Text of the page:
We love tying old cards to new ones when appropriate, hopefully making the old cards more useful. We did that with Rahab and Scarlet Line this year. It seemed appropriate to use the art from Scarlet Line as the border for her card.
Each of the judge related cards used a different coloration of the scales of justice with a judge’s gavel as the background. You’ll find that on Samuel, Samson, Jephthah, Gideon and most of their faith related cards.
The best way to portray some things is to make them bigger. That was the case with Sword of the Spirit. We used the card art as the border but lined it up so that it looked like an expanded version of the card illustration, almost giving it a borderless feel.
The cross, blended with written testimony was used for Justin Alstad’s player made card Word of Their Testimony.
God’s promise to Abraham was that his descendants would be more numerous than the starts in the sky or the sand on the seashore. To reflect this, we blended a starry sky and a sandy beach. The stars were also used on Faith of Abraham.
We borrowed another Hubble picture of a star forming region called Sharpless 2-106, or “angel wings” for the border of Entertaining Angels.
Thanks to Christ we have the opportunity to be washed white as snow. What’s more appropriate than a snow flake background for Sins Forgotten!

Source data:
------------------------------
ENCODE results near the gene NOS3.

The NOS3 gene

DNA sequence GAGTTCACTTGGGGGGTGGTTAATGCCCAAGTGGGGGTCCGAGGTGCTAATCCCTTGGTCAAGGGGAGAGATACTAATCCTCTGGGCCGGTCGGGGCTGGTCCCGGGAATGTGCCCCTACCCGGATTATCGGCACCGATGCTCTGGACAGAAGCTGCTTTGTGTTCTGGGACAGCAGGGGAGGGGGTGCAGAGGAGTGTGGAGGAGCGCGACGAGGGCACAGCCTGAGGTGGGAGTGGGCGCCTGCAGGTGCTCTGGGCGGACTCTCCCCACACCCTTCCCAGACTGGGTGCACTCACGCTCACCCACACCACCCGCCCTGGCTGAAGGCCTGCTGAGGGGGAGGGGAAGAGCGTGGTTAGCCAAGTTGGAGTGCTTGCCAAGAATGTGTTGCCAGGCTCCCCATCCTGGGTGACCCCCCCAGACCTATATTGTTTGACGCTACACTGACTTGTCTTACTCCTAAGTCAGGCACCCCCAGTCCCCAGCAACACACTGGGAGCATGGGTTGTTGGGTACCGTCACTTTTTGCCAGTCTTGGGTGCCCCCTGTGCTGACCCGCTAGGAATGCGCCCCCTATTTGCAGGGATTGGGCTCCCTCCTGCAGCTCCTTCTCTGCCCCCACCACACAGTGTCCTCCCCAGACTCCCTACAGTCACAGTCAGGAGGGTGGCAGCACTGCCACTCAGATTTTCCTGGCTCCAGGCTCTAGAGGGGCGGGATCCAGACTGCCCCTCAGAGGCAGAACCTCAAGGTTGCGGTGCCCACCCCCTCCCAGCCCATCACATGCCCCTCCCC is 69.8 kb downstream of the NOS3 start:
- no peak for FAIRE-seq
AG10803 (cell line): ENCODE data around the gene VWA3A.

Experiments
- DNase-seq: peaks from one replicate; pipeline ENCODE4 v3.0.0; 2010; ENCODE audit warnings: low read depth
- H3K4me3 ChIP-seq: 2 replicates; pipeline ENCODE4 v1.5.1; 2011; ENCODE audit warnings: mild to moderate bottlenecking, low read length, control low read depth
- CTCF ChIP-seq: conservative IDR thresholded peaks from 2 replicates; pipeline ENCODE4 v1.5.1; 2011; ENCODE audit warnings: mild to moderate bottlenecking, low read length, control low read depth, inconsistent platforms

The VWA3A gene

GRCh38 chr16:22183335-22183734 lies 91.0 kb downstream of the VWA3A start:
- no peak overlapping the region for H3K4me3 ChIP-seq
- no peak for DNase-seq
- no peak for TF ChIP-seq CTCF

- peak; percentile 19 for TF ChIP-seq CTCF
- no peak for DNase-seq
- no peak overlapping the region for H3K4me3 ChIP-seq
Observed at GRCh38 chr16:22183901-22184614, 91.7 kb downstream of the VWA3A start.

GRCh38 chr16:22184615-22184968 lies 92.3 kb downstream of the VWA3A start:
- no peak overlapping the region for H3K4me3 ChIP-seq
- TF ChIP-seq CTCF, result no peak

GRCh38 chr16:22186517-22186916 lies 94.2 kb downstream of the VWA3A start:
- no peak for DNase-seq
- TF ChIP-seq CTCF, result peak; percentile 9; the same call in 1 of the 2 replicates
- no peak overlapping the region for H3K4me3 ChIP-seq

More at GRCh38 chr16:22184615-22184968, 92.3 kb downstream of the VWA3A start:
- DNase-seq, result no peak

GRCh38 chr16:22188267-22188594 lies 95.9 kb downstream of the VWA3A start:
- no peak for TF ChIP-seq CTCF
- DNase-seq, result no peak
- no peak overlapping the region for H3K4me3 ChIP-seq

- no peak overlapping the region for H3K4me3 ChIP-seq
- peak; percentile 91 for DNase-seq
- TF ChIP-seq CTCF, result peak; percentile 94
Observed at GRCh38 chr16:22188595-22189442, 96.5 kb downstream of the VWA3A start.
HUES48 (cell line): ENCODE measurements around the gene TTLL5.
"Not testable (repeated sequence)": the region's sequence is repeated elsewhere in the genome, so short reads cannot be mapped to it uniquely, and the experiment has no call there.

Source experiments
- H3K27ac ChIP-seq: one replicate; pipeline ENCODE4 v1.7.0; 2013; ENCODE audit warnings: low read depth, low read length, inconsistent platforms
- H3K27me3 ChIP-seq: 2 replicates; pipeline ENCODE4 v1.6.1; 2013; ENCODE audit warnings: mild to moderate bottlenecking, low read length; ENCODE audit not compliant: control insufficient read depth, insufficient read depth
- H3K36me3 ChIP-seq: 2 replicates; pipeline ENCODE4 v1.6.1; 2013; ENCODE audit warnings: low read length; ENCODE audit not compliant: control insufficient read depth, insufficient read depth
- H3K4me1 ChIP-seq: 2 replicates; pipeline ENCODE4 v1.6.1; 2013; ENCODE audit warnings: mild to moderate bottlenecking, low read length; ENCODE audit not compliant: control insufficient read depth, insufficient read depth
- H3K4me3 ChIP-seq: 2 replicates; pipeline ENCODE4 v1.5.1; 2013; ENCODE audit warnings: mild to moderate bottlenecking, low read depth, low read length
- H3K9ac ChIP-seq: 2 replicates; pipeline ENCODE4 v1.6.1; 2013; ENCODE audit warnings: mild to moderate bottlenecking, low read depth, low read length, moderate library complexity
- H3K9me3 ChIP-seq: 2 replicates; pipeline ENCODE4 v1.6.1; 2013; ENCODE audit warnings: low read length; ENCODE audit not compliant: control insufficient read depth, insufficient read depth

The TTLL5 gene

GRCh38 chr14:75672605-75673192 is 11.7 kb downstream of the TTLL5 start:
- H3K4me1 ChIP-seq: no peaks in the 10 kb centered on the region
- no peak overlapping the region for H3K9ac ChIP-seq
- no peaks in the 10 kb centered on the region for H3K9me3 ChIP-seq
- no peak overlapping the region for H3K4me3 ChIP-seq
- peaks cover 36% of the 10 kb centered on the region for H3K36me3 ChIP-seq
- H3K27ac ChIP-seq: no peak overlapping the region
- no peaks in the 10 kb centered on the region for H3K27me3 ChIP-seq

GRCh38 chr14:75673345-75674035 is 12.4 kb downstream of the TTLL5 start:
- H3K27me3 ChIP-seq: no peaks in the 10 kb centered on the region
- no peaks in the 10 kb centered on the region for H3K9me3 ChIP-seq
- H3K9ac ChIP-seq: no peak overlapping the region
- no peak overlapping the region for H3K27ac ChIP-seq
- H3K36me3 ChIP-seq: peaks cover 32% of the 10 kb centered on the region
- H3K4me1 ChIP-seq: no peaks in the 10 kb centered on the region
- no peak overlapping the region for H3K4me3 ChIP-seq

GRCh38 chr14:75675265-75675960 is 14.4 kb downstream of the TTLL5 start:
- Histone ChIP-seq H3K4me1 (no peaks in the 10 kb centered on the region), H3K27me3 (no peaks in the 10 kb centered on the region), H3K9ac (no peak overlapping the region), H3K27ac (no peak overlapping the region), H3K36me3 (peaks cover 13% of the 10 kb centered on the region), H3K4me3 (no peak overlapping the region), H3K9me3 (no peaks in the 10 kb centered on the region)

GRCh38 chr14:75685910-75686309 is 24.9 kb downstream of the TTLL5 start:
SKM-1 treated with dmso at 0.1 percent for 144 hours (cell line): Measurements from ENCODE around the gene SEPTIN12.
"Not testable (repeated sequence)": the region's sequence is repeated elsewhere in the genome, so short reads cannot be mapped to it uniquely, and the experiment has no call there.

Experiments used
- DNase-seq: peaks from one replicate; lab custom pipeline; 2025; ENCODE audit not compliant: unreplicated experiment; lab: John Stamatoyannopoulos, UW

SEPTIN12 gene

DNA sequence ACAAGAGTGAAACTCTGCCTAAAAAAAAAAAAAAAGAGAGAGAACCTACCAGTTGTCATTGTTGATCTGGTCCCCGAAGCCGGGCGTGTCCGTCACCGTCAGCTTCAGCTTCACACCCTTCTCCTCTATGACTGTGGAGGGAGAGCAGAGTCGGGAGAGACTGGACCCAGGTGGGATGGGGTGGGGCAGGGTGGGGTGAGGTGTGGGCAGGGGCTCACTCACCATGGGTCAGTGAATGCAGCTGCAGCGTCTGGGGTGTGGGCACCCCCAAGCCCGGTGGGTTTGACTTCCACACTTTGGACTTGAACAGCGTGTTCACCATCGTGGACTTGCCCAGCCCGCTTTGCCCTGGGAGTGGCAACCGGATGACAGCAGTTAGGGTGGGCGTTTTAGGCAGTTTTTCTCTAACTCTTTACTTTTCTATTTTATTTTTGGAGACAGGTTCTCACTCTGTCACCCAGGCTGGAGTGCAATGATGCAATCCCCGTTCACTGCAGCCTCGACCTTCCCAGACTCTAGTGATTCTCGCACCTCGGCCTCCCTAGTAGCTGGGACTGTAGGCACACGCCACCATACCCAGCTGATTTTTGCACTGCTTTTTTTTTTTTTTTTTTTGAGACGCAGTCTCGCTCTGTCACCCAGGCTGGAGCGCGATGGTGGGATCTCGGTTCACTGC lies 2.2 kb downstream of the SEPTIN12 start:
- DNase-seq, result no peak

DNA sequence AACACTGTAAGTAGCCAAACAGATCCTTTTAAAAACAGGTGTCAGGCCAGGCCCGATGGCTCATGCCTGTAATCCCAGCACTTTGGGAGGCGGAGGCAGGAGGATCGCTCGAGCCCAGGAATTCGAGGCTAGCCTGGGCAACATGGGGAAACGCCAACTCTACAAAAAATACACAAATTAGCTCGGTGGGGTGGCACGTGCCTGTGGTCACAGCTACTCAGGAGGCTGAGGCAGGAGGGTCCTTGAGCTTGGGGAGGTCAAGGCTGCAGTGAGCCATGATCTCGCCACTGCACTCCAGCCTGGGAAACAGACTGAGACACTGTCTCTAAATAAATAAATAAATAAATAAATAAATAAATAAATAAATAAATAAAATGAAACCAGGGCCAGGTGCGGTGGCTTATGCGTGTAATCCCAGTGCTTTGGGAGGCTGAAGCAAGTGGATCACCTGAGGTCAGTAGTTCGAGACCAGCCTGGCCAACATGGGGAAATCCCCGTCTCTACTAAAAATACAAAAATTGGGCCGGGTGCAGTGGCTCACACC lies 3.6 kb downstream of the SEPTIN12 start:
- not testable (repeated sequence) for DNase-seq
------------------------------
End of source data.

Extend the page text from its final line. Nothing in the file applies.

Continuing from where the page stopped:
Using the scripture verse as inspiration we blended both fire and clouds for the border of The Angel of the Winds.
A purple starry frame for royalty blended with a stone wall for establishing cities grace the border of Nimrod, the Mighty.
Doeg (the Slaughterer – I wish we’d thought of that subtitle sooner) has a blood splattered teal border because of all of the priests he murdered. Similarly, you’ll see blood splatters on Thrown to the Beasts (with claw marks), Cain and Cain Murders Abel.
Chains of bondage were used on border for Foreign Exile.
My personal favorite border of all is the tornado used on John Earley’s card Confusion. It perfectly portrays how that card can rip apart a player’s deck, strategy and chance to win!
The border of Sisera’s Army portrays one version of what ancient Canaanite armor looked like.
Each of the Egyptian themed cards uses a coloration of Egyptian hieroglyphics. They can be seen on The Murdering Pharaoh, The Hard-Hearted Pharaoh, The Deceived Pharaoh, No Straw!, Evicted and Egyptian Treasures.
The border of all the evil antediluvian cards uses a variant of the card art from The Flood since all of the Violent Men, Corrupt People, Wicked People and Continuous Evil were destroyed in the flood.
Not every card had a thematic border. Some just used cool new textures and blends. Our hope is that when you see the bulk of the borders that have a thematic tie in, it will help you remember the ties that these cards have to scripture. It might even inspire you to pick up your Bible and do some reading to satisfy your curiosity!
To buy singles, sealed product, and other gaming supplies mentioned, please visit Three Lions Gaming!